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Connecting to a Text file using ADO.NET

By Mike Gold on Apr 20, 2001
A simple step by step tutorial shows you how to connect to a text file using ADO.NET and C#..

Fig 1.01 - Output to ListView from tab delimited text file

After playing around with ADO.NET and getting an important question answered from the ADOGuy site. I was able to piece together how to use ODBC with a text file in .NET.

The first step is to create a Data Source Name (DSN)  in order to connect through ODBC.  This can be done by bringing up the ODBC Drivers Administration tool through the control panel:

Fig 1.02 - ODBC Data Sources under the control panel

You can then choose the Add button to create a new DSN on the User DSN tab.

Fig 1.03 - Creating a new DSN for reading the text file

The Add Button brings up a wizard so that you can pick the driver you are interested in.  In our case, it's the text driver:

Fig 1.04 - Choosing a text ODBC driver 

Choosing the text driver brings up the Text Setup Dialog.  Here you can set the name of the datasource, the directory it is located in, and the extension:

Fig 1.05 - setting up the ODBC Text Data Source for our data

Clicking on the Define Format button gives you some important additional options:

Fig 1.06 - Telling ODBC the particular format of our data

Each text file is treated as a table and if you check column name header, the names of the columns are extracted from the first line of the file.  This dialog also let's you choose if the file is tab delimited, comma delimited (csv), or custom delimited. In the custom delimited format you can choose your own delimiter such as | or \.   You can also set your column names in this dialog or have Microsoft guess for you from the column header line.

Once you've set up your ODBC Data Source, you are ready to use it in C#.  Below is the code used to read
4 of the columns into a list view.  The Data Source driver names the tables after the file names (e.g. 'registrations.txt' or 'mar31, 2001.txt'.  The text database is considered the entire directory of text files.

The code shows how to read data from one of the tables, registrations.txt:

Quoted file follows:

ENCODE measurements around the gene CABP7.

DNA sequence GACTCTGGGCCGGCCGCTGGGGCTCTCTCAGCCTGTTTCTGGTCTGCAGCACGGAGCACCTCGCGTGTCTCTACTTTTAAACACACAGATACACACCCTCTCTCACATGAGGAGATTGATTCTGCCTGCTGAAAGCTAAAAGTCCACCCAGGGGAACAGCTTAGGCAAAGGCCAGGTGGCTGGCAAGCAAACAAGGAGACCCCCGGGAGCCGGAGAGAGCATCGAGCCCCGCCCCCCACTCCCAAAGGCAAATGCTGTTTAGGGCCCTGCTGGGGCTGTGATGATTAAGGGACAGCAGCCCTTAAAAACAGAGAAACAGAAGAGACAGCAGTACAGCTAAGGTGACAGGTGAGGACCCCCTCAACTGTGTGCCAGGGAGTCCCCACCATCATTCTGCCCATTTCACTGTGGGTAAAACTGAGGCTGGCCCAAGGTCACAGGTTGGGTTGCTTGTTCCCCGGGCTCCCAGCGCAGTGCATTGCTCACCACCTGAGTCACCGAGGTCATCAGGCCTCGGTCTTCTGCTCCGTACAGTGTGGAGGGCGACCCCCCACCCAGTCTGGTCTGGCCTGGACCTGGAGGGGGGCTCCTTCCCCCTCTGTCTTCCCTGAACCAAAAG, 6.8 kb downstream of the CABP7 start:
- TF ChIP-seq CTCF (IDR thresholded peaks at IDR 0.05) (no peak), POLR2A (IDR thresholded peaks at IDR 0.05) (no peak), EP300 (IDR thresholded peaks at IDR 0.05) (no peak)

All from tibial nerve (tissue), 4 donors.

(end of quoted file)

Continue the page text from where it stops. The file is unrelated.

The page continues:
// create a new ADOConnection to the text file through ODBC and an existing Data Source
ADOConnection conn = new
// create a DataSet Command that selects all the records from the registration.txt table
which in this case is a file)
ADODataSetCommand AdoCmd = new
ADODataSetCommand("SELECT * FROM
egistrations.txt", conn);
// fill the dataset with the registration.txt table
AdoCmd.FillDataSet(dataSet1, "registrations.txt");
DataTable ContactTable = dataSet1.Tables[0];
count = 0;
/ loop through each row of the table and fill 15 rows of the listview
foreach (DataRow dr in
listView3.ListItems[count].Text = dr["LastName"].ToString();
listView3.ListItems[count].SetSubItem(0, dr["FirstName"].ToString());
listView3.ListItems[count].SetSubItem(1, dr["Company"].ToString());
listView3.ListItems[count].SetSubItem(2, dr["Address"].ToString());
(count > 15)
(ADOException ae)

That's all there is to it.  This should also give you an idea of how to connect to databases through ODBC such as Oracle, Informix, Sybase, or Interbase.  All you need to do is set up the appropriate Data Source through the Administration tools and use the code above to access your tables.

Mike Gold
Mike Gold

Michael Gold is President of Microgold Software Inc., makers of the WithClass UML Tool. His company is a Microsoft VBA Partner and Borland Partner. Mike is a Microsoft MVP and founding member of C# Corner. He has a BSEE ... Read more



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